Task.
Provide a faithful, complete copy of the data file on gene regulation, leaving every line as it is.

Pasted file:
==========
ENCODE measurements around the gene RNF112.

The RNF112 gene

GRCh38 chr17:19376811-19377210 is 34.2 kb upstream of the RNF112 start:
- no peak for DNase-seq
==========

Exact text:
ENCODE measurements around the gene RNF112.

The RNF112 gene

GRCh38 chr17:19376811-19377210 is 34.2 kb upstream of the RNF112 start:
- no peak for DNase-seq